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Semantic integration is the process of interrelating information from diverse sources, for example calendars and to do lists, email archives, presence information (physical, psychological, and social), documents of all sorts, contacts (including social graphs), search results, and advertising and marketing relevance derived from them. In this regard, semantics focuses on the organization of and action upon information by acting as an intermediary between heterogeneous data sources, which may conflict not only by structure but also context or value.
Applications and methods
In enterprise application integration (EAI), semantic integration can facilitate or even automate the communication between computer systems using metadata publishing. Metadata publishing potentially offers the ability to automatically link ontologies. One approach to (semi-)automated ontology mapping requires the definition of a semantic distance or its inverse, semantic similarity and appropriate rules. Other approaches include so-called lexical methods, as well as methodologies that rely on exploiting the structures of the ontologies. For explicitly stating similarity/equality, there exist special properties or relationships in most ontology languages. OWL, for example has "owl:equivalentClass", "owl:equivalentProperty" and "owl:sameAs".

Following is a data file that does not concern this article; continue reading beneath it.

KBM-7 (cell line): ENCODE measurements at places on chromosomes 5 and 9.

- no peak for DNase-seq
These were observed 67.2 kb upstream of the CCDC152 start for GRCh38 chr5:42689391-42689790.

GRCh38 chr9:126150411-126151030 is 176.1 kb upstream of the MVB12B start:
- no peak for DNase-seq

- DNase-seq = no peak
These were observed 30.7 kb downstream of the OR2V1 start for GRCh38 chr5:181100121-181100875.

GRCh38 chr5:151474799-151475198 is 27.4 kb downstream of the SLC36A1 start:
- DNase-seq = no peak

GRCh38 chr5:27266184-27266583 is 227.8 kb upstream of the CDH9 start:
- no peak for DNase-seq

Eventually system designs may see the advent of composable architectures where published semantic-based interfaces are joined together to enable new and meaningful capabilities. These could predominately be described by means of design-time declarative specifications, that could ultimately be rendered and executed at run-time.
Semantic integration can also be used to facilitate design-time activities of interface design and mapping. In this model, semantics are only explicitly applied to design and the run-time systems work at the syntax level. This "early semantic binding" approach can improve overall system performance while retaining the benefits of semantic driven design.
Semantic integration situations
From the industry use case, it has been observed that the semantic mappings were performed only within the scope of the ontology class or the datatype property. These identified semantic integrations are (1) integration of ontology class instances into another ontology class without any constraint, (2) integration of selected instances in one ontology class into another ontology class by the range constraint of the property value and (3) integration of ontology class instances into another ontology class with the value transformation of the instance property. Each of them requires a particular mapping relationship, which is respectively: (1) equivalent or subsumption mapping relationship, (2) conditional mapping relationship that constraints the value of property (data range) and (3) transformation mapping relationship that transforms the value of property (unit transformation). Each identified mapping relationship can be defined as either (1) direct mapping type, (2) data range mapping type or (3) unit transformation mapping type.
The Pacific Symposium on Biocomputing has been a venue for the popularization of the ontology mapping task in the biomedical domain, and a number of papers on the subject can be found in its proceedings.
- Data integration
- Enterprise integration
- Ontology-based data integration
- Ontology alignment
- Ontology matching
- Semantic heterogeneity
- Semantic technology
- Semantic translation
- Semantic unification